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Economics 101
Fall 2004
Practice questions #6
1. Tariff Question
The domestic demand and supply functions for cars in the small closed economy of
Vanland are:
QD  18  P
QS  2 P
Suppose that Vanland decides to open trade with other countries at a world price
equal to $4.
i)
Find the change in consumer surplus, producer surplus and total surplus when
Vanland decides to open their economy to trade.
ii)
What is the quantity of cars imported by Vanland?
Now, suppose that Vanland decides to impose a tariff on imported cars. This tariff
results in the price of cars rising by $1.
iii)
Find the new consumer surplus and producer surplus values after the
imposition of this tariff.
iv)
What is the level of imports with the new tariff? What does tariff revenue
equal?
v)
Calculate the dead weight loss from the tariff program
vi)
Suppose Vanland decides to use a quota program instead of a tariff to limit the
level of imports. What would the import quota need to be in order for the
price of cars and the quantity of cars to be the same with a quota program or
the tariff? Draw the graph indicating the effect of this import quota.
2. Misuzu can choose between working at home or working outside her home. Suppose
Misuzu has two choices of goods she can choose to consume: one good we will call the
home product and the other good we will call the market product. If Misuzu works at
home, she can buy the home product for $.33 per unit and the market product for $1 per
unit while earning an income of $5. If Misuzu works outside her home, she can buy both
the home and market products at a price of $1 per unit and she will earn an income of
$10.
i) Draw the budget line when Misuzu works at home (BL1) and the budget line when
Misuzu works outside her home (BL2). In your graph place the home product (H) on the
y-axis and the market product (M) on the horizontal axis.
ii) Draw an indifference curve that depicts a utility maximization point for Misuzu given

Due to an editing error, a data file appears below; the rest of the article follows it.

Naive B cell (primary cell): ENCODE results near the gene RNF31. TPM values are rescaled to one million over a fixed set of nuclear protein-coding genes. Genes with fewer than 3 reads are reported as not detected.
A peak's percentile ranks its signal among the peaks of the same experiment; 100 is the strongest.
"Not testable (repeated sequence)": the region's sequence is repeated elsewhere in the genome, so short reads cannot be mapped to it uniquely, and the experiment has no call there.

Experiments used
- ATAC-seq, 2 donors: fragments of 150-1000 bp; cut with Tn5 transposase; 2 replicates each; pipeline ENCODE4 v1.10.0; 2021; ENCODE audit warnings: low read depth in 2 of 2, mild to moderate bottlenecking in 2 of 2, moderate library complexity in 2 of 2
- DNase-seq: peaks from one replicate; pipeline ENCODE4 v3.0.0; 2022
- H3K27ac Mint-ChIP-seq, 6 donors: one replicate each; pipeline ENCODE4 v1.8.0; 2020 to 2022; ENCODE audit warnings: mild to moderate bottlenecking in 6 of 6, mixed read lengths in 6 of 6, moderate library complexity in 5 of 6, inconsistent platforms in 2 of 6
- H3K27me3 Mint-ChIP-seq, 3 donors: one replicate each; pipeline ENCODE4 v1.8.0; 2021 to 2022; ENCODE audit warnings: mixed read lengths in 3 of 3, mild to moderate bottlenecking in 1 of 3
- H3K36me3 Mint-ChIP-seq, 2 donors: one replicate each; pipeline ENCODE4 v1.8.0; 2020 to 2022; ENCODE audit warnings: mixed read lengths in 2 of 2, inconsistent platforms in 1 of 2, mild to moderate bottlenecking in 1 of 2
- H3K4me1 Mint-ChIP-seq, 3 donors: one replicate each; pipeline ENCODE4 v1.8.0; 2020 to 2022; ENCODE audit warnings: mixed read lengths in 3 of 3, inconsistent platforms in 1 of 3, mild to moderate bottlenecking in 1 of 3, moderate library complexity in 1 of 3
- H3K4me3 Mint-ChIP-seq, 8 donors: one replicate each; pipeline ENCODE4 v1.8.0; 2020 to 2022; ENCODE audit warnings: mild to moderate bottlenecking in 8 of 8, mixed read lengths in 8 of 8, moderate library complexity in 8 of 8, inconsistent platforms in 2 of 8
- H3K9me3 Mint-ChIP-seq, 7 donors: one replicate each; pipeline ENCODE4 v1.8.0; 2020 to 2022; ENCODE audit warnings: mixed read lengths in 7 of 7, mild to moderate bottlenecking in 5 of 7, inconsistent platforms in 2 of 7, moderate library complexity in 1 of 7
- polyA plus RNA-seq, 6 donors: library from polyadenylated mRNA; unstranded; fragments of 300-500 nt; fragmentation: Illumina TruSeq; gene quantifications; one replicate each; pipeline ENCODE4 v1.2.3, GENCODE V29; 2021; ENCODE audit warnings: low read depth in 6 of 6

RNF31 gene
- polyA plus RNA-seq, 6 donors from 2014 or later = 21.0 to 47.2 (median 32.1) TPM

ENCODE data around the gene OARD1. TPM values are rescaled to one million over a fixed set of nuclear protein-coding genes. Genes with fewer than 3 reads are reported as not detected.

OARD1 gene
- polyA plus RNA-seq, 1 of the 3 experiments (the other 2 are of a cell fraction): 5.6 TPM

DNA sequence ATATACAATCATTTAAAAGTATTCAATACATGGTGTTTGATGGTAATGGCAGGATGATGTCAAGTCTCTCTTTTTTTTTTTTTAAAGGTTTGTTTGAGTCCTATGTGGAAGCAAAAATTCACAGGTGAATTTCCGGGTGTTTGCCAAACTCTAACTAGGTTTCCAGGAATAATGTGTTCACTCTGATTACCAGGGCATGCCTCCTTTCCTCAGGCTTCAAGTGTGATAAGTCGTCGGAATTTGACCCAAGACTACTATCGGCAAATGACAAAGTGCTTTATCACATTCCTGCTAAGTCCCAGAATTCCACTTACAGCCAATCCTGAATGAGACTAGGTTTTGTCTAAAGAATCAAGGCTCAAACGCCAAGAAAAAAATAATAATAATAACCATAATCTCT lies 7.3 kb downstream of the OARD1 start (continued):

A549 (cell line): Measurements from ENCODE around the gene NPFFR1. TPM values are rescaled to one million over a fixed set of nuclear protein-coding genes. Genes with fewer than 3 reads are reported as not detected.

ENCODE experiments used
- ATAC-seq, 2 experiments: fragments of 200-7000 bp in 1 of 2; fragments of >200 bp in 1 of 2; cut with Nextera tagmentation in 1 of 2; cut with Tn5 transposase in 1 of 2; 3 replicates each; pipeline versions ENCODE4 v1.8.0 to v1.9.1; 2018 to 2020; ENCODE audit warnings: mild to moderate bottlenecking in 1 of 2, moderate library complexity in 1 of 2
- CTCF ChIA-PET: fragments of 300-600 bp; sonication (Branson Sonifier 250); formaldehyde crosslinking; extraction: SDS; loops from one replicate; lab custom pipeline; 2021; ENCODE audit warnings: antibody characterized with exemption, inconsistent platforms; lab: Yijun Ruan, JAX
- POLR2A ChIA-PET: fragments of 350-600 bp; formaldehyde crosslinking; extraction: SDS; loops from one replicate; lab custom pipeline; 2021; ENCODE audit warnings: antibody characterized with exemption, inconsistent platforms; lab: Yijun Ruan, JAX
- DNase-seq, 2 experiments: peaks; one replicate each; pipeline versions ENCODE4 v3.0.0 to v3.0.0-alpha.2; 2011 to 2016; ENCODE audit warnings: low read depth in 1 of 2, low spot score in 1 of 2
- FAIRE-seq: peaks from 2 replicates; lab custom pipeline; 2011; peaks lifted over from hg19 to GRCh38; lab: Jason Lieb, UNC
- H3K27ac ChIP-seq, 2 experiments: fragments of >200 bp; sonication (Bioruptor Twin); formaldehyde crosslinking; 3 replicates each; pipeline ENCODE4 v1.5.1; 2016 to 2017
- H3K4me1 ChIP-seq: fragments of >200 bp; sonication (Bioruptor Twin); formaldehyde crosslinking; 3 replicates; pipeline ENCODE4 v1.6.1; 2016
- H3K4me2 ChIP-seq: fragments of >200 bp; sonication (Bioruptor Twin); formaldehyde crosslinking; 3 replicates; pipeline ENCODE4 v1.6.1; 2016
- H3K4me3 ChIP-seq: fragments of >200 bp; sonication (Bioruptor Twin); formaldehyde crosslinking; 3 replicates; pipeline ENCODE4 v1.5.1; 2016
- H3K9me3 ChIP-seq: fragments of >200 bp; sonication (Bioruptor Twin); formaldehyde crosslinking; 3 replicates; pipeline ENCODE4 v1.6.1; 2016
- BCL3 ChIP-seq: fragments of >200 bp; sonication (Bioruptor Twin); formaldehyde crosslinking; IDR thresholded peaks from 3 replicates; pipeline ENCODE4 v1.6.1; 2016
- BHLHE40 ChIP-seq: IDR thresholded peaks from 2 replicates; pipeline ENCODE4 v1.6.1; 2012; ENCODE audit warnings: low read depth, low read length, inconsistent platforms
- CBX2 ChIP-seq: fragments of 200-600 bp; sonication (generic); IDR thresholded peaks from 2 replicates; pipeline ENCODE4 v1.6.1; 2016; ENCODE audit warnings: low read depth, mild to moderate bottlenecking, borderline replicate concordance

that she prefers to work outside her home rather than work at home.
iii) Draw an indifference curve that depicts a utility maximization point for Misuzu given
that she prefers to work at home rather than work outside the home.
iv)Draw an indifference curve that depicts a situation in which Misuzu is indifferent
between working outside her home and working at her home.
3. Consider the following budget line. What causes the budget line to move from A to B?
Fish
Chip
A
a.
b.
c.
d.
e.
B
The price of fish decreases
The price of chips decreases
The price of chips increases
Income increases
The prices of both fish and chips decrease
4. Consider the following indifference curve. What causes the IC to move from A to B?
Fish
A
B
a.
b.
c.
d.
e.
The consumer prefers fish to chips
The consumer prefers chips to fish
The consumer’s income increases
The price of chips decreases
The price of fish decreases
Chip
5. The price of fish in 1994 is $9 per pound. The price of fish in 2004 is $12 per pound.
The CPI index in 2004 with 1994 as the base year is 1.2. The price of fish in real terms
a. Increases by $3/pound
b. Increases by $1.2/pound
c. Decreases by $1.2/pound
d. Decreases by $1/pound
e. Increases by $1/pound
6. Suppose that people live in a two-period world. The first period is called “young” and
the second period is called “old”. People can work only when they are young but they
have to consume in both periods. Therefore, their consumption choices are to choose